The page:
included a grant of exclusive possession of Richard and Ingrid’s
matrimonial home. This, it is said, means that Theadora’s interest is no longer identical in nature, extent and duration to Richard’s or Ingrid’s, and that both Richard and Ingrid hold their
interests as tenants in common. Marjolein’s submission relies on
Rules 1 and 3.
 This submission must be rejected.
 First, as to Rule 1, assuming that the 2009 separation
agreement between Richard and Ingrid was valid and enforceable — a matter not addressed by the application judge — it
did no more than express an intention to convey Richard’s
interest in the Flos Road property in the future. It is not clear
that an expression of intention is sufficient to achieve severance: see Kevin Gray and Susan Francis Gray, Elements
of Land Law, 5th ed. (Oxford: Oxford University Press, 2009),
at p. 950.
 The agreement is ambiguous, as might be expected
given the parties’ lack of legal advice. But the submission
that conveyance of Richard’s interest, and the grant of exclu-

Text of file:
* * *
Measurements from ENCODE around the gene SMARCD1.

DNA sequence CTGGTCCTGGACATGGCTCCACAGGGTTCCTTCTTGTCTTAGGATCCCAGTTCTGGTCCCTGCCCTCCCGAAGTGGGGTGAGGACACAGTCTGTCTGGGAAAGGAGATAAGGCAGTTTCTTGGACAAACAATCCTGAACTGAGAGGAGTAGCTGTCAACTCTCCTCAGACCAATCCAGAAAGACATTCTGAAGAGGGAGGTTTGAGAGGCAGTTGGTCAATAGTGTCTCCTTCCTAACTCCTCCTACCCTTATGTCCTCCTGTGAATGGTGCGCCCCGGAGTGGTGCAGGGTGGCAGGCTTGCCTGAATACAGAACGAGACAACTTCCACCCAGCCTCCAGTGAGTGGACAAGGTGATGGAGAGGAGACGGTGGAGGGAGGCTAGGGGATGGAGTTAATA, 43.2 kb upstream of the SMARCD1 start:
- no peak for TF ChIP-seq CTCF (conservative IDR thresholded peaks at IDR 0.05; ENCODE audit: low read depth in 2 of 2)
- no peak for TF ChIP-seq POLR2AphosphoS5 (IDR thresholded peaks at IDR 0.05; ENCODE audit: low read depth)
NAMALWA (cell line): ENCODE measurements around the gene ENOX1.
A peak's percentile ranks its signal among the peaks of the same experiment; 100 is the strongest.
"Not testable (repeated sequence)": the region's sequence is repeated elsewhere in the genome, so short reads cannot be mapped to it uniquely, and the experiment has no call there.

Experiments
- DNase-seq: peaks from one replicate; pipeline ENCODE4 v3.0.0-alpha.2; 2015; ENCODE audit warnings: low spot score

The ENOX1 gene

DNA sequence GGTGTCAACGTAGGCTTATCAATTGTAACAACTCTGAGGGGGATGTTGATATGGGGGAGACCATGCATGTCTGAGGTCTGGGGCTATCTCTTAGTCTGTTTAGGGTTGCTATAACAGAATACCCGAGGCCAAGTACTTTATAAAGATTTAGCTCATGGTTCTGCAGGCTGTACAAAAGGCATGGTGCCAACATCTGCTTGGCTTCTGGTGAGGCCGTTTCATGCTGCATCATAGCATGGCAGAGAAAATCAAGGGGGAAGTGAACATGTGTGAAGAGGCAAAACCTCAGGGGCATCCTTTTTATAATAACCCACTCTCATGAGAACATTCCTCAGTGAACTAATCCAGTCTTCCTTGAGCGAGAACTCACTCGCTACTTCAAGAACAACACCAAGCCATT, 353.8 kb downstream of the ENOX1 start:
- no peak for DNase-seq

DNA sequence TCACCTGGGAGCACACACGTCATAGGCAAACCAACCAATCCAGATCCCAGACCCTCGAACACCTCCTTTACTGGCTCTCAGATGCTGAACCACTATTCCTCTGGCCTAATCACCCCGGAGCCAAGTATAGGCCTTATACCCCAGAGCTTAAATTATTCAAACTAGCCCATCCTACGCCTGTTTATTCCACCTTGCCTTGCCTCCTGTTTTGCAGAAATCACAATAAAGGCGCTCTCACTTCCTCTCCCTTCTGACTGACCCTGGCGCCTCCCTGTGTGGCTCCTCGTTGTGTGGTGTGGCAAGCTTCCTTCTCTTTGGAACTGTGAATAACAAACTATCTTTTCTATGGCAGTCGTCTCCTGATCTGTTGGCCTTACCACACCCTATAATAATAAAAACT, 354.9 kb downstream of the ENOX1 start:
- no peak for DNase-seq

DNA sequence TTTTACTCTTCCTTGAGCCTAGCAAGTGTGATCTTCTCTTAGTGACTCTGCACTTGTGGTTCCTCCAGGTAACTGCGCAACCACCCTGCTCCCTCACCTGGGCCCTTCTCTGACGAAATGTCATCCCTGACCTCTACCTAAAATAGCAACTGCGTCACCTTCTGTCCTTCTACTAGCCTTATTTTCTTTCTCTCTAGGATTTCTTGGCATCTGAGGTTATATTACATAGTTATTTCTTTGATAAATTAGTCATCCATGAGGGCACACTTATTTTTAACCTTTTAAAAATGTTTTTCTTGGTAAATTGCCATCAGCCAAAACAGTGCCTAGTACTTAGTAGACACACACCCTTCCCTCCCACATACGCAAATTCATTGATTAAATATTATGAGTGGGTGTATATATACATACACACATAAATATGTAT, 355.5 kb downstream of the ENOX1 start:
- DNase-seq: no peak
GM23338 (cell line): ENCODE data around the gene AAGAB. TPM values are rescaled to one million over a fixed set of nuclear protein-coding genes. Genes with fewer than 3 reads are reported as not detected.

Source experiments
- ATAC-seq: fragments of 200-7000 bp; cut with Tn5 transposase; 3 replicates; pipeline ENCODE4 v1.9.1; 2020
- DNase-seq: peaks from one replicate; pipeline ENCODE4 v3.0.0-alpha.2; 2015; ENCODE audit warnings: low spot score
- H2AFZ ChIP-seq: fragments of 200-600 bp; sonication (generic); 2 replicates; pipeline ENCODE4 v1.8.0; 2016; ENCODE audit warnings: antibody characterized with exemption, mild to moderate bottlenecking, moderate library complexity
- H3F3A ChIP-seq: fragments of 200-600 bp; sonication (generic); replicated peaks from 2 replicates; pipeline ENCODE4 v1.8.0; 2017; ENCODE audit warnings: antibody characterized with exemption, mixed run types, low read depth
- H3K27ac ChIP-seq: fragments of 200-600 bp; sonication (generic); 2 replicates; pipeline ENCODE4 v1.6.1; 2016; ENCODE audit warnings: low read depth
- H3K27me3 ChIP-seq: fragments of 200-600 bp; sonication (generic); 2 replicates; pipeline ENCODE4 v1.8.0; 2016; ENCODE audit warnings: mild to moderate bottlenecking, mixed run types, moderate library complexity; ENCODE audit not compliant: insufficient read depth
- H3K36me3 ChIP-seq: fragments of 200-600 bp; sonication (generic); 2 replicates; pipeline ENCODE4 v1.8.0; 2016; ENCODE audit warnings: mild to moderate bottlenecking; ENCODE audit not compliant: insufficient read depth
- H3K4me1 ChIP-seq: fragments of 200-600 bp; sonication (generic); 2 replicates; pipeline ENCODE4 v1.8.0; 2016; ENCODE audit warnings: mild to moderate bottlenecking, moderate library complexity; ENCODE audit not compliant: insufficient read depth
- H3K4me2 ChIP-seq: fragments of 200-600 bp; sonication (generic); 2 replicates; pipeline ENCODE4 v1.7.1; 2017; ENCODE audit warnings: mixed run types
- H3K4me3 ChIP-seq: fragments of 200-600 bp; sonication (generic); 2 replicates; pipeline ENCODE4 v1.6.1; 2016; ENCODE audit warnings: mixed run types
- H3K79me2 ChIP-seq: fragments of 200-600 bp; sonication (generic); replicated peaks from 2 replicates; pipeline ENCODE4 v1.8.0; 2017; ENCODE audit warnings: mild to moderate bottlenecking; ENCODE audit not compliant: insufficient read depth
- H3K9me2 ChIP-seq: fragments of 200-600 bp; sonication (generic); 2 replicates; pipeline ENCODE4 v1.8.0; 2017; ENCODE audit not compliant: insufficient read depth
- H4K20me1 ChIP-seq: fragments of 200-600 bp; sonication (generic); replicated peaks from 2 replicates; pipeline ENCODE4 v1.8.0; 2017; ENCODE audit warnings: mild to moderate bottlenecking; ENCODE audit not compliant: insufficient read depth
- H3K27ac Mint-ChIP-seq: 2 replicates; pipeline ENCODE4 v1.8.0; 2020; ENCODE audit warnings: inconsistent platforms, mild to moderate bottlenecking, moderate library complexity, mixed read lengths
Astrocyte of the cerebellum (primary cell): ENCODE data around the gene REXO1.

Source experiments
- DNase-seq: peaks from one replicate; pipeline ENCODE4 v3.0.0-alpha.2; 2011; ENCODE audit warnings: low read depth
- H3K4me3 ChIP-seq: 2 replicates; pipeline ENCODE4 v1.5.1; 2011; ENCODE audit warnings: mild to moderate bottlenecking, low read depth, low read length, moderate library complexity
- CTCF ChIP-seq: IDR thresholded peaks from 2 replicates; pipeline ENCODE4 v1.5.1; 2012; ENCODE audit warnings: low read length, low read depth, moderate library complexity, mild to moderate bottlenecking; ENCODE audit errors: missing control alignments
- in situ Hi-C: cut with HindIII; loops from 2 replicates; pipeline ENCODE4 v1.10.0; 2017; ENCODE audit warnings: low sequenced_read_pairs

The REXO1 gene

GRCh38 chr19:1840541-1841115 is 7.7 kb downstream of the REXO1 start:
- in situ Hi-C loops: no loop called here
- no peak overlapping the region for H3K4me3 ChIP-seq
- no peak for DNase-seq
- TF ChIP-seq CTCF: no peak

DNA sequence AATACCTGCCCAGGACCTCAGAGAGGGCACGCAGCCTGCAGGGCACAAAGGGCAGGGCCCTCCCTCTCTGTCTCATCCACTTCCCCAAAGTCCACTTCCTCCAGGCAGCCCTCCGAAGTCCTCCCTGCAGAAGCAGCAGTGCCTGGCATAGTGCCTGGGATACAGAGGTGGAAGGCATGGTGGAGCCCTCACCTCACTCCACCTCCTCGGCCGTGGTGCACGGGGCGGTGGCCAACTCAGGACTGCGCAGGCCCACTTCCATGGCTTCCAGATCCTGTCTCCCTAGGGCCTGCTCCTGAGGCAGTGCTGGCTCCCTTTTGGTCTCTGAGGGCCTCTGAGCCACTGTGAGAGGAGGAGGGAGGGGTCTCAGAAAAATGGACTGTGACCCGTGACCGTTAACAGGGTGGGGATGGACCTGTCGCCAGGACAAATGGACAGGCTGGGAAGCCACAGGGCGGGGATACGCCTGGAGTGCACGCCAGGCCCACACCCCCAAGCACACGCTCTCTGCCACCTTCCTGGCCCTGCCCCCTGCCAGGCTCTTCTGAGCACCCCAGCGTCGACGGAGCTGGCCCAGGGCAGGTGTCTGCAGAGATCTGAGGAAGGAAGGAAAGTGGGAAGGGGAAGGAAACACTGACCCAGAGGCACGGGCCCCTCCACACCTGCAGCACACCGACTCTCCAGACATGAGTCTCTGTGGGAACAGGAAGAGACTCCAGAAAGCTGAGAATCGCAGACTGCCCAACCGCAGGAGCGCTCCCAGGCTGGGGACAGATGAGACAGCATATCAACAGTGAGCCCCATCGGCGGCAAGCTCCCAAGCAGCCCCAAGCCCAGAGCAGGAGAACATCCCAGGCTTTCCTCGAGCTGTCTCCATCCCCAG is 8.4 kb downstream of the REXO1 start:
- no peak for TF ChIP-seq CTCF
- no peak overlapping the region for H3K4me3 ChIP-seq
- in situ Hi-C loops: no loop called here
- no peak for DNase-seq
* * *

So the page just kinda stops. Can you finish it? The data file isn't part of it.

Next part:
sive possession, severed the joint tenancy fails in any event,
for a more fundamental reason. Where, as here, there are three
joint tenants, the conveyance of one joint tenant’s interest
to another, or the grant of exclusive possession by one joint
tenant to another, severs only the interest of the joint tenant
making the conveyance or granting exclusive possession. It
does not sever the whole of the joint tenancy. As Latham C.J.
explains in Wright v. Gibbons (1949), 78 C.L.R. 313 (H.C.A),
at pp. 324-25:
If there are three joint tenants, A, B and C, and one joint tenant A trans-
fers his interest to another joint tenant B, the result is that A then has
no interest in the land, B becomes a tenant in common as to one-third
interest in the land, and remains a joint tenant with C as to a two-thirds
See, also, Megarry & Wade: The Law of Real Property, 8th ed.
(London: Sweet & Maxwell, 2012), at p. 513; Gray, at pp. 947-48,
Bruce Ziff, Principles of Property Law, 6th ed. (Toronto: Carswell, 2014), at pp. 344-45; and Anger & Honsberger Law of Real
Property, looseleaf, 3rd ed. (Toronto: Canada Law Book, 2016),
at para. 14.20.120.
 Thus, the 2009 separation agreement could sever no more
than Richard’s one-third interest in the joint tenancy. The joint
tenancy held by Theadora and Ingrid over their two-thirds
interest of the Flos Road property would subsist, with Richard
holding a one-third interest as a tenant in common. When
Theadora died, the two-thirds interest she held jointly with